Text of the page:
By: Liangwei Shen
Technical Training Manager Brüel & Kjær China
Cicadas are born underground, and after 2 to 17 years, the nymphs emerge, climb to the nearest tree, shed their old skins and become adults. Regardless of species, adult cicadas perish within a season or two and do not live multiple years in their adult form.
Cicadas live in groups, so it’s not easy to find a single individual. However, I was lucky enough to record an interview with a Mr. Cicada in Haidian, Beijing, using a Type 2250 Sound Level Meter in high resolution setting with a sampling rate of 24 bits.
The male cicada chirp is generated by the vibration of the tympanic membrane, which is pulled and compressed by the tensor tympani muscle. The cicada chirp lasts for tens of seconds at a time, reaching deafening levels before fading out again.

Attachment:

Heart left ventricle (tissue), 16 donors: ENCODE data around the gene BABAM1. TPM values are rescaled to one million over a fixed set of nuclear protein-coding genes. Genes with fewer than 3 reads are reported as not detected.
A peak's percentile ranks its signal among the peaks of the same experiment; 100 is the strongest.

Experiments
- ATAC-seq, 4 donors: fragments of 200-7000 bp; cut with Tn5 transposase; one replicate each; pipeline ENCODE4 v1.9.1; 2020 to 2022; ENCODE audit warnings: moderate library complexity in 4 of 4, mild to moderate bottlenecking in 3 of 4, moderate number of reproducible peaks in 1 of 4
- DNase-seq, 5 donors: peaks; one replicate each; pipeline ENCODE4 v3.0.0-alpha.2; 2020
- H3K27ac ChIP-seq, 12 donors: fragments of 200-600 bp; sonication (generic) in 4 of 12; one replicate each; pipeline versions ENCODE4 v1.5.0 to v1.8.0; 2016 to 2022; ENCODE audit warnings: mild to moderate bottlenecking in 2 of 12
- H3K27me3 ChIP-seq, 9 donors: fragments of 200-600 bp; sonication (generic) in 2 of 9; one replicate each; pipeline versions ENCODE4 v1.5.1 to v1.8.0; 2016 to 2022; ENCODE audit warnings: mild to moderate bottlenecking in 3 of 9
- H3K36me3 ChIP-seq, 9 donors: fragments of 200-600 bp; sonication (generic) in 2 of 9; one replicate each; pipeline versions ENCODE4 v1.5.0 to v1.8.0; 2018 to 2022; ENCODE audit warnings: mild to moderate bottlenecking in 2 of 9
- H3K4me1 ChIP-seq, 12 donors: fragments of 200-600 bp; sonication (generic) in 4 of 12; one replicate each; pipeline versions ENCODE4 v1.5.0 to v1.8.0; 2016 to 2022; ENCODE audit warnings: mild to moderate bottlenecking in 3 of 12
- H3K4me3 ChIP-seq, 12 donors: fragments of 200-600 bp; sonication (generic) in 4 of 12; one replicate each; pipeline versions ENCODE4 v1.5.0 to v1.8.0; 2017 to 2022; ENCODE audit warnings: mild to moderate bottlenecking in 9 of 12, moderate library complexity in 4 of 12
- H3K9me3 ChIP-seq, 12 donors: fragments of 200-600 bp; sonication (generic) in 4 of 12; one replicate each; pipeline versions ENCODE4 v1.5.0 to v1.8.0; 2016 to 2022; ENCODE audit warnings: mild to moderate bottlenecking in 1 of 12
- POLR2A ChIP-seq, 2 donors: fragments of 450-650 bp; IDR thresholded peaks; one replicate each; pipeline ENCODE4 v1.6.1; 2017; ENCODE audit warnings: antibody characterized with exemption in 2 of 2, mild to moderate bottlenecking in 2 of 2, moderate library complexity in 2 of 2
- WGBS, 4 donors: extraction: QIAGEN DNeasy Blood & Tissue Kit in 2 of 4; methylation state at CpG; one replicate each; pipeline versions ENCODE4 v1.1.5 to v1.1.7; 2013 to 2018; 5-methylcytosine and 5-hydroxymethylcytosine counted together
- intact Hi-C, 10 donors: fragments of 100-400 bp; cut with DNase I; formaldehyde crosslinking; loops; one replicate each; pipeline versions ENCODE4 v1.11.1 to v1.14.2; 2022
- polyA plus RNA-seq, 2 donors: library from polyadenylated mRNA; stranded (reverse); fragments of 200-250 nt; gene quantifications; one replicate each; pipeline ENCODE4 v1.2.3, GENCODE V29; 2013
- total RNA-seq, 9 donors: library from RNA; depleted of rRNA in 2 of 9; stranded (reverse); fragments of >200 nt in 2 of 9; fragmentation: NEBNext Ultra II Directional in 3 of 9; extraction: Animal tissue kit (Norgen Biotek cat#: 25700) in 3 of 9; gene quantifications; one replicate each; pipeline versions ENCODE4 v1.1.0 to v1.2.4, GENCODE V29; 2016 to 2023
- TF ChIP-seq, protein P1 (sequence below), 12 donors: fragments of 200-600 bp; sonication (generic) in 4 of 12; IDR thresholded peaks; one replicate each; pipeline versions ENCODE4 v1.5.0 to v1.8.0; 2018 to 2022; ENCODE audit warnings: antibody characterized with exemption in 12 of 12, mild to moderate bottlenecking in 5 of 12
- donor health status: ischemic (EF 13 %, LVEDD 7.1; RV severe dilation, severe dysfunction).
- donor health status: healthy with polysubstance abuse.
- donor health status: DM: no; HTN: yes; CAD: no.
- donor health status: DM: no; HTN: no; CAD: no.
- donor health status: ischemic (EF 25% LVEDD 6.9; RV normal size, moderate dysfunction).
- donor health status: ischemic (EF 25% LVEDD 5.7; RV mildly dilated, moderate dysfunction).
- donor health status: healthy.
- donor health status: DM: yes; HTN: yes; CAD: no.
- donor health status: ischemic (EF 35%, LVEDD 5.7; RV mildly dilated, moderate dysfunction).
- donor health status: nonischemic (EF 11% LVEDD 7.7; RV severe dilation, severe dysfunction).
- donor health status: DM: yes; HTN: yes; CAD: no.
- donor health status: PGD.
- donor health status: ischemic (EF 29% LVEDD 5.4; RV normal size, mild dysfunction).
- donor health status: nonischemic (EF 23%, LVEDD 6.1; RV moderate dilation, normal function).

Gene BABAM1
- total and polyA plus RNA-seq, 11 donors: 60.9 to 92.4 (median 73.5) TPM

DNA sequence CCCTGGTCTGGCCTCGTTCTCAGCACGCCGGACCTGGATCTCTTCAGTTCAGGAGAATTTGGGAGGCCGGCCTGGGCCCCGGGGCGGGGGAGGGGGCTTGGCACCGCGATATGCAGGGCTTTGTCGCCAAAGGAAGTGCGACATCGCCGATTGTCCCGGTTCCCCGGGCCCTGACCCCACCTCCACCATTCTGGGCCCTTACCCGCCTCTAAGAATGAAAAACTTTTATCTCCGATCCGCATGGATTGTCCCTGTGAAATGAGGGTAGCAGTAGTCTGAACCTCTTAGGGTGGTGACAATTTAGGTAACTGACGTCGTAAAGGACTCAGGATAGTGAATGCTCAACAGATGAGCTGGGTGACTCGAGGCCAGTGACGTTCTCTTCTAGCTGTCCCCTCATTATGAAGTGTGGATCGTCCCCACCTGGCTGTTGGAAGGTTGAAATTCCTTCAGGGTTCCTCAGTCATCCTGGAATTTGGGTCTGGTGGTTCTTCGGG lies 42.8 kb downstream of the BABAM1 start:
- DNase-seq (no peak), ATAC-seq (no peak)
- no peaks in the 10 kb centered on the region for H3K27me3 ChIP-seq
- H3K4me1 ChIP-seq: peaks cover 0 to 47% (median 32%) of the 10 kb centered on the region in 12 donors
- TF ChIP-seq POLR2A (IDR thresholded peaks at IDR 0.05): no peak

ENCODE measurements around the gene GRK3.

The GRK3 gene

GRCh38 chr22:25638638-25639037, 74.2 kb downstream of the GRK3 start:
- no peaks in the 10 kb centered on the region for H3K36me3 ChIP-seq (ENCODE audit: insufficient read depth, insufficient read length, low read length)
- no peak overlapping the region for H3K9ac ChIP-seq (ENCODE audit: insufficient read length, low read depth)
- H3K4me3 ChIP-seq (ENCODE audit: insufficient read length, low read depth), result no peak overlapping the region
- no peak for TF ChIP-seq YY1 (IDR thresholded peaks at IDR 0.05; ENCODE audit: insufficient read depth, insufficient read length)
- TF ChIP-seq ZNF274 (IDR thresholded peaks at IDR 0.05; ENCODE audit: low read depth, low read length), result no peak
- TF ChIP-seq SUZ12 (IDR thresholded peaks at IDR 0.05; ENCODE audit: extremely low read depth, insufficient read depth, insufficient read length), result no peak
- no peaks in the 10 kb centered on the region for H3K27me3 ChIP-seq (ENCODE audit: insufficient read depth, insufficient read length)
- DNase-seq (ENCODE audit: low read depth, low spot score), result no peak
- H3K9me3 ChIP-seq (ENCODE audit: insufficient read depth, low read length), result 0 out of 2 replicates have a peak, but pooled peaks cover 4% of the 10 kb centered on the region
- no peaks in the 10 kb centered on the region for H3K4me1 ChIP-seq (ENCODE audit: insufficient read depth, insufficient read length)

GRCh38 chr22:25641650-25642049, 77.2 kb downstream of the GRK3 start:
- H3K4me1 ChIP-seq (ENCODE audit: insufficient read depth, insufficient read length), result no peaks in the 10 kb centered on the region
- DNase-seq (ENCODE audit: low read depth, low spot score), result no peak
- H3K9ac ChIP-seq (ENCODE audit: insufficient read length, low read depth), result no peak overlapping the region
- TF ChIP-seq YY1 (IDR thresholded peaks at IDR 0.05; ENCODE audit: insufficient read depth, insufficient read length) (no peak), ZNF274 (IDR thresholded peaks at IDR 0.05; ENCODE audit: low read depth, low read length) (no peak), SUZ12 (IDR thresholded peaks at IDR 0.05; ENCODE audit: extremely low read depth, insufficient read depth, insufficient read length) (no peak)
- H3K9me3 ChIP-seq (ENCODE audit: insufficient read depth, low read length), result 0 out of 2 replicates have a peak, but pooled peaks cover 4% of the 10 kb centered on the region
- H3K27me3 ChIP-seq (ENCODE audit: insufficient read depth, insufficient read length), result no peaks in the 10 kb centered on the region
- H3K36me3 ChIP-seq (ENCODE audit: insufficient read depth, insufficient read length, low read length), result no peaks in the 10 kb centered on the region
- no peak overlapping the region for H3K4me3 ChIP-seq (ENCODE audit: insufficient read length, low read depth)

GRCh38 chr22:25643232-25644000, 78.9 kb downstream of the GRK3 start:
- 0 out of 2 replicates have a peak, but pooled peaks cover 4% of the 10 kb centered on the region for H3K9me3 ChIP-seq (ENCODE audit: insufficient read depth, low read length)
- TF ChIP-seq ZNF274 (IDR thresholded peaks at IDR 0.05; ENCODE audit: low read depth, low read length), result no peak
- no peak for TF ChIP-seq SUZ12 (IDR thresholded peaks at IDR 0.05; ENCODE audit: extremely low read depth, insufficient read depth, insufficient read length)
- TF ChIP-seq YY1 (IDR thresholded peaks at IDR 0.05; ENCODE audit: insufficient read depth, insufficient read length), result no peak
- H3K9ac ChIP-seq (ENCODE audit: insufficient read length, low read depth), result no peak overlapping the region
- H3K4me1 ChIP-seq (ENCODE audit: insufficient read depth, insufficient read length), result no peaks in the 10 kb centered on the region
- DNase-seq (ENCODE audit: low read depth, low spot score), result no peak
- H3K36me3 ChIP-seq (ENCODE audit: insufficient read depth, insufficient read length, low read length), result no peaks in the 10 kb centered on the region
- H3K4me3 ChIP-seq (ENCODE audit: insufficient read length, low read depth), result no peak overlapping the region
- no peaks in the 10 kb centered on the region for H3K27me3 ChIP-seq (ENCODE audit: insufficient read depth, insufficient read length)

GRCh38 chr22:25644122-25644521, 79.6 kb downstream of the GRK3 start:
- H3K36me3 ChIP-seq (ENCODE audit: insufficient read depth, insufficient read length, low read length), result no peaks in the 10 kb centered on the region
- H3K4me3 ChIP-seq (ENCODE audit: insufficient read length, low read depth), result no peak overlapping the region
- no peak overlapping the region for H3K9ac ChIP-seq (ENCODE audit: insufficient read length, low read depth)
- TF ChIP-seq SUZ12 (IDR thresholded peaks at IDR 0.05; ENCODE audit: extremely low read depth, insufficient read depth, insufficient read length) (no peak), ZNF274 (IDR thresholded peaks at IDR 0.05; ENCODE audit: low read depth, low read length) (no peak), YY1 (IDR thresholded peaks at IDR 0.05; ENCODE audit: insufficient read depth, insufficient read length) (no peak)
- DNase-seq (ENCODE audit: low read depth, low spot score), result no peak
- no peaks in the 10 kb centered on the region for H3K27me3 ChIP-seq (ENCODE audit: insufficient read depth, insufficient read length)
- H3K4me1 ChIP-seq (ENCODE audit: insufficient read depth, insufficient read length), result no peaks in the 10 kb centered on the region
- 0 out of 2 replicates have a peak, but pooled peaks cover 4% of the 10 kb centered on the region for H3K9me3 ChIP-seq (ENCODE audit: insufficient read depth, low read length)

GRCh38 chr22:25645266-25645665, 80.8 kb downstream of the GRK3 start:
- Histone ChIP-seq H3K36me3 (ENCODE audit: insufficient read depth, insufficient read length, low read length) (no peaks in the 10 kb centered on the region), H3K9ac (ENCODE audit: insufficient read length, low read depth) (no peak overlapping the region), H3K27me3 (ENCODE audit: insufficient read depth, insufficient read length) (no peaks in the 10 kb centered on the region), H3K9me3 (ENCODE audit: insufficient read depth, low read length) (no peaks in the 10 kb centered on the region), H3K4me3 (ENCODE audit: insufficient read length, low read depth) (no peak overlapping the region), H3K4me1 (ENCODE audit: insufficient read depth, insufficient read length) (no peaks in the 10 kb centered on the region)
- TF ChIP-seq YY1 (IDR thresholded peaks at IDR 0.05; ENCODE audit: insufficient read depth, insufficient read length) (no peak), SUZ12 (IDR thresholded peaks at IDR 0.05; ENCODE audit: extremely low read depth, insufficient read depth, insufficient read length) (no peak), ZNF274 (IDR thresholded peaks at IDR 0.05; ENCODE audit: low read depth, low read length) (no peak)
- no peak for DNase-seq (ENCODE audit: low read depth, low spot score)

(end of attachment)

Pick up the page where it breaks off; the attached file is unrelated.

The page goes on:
Our recording covers the final part of a chirp. By dragging the file into a display in PULSE Reflex™ Core, we can clearly see several 1 s periods in the chirp signal. The peak value is about 0.7 Pa, around 90 dB.
Zooming in on the 1 s period shows that the period signal is composed of pulse trains. We carried out an FFT vs Time analysis to obtain an RMS spectral density spectrogram. The spectrum’s frequency range – from 20 Hz to 12.8 kHz – dominates between 2.5 kHz and 6.1 kHz, with the highest peak occurring at around 5.7 kHz.
Soon, leaves will fall from the autumn wind and the air will cool. It will become hard for cicadas to chirp as their lives come to an end; their song turns sad, as winter is upon us.
Hear the sound of Cicada Chirp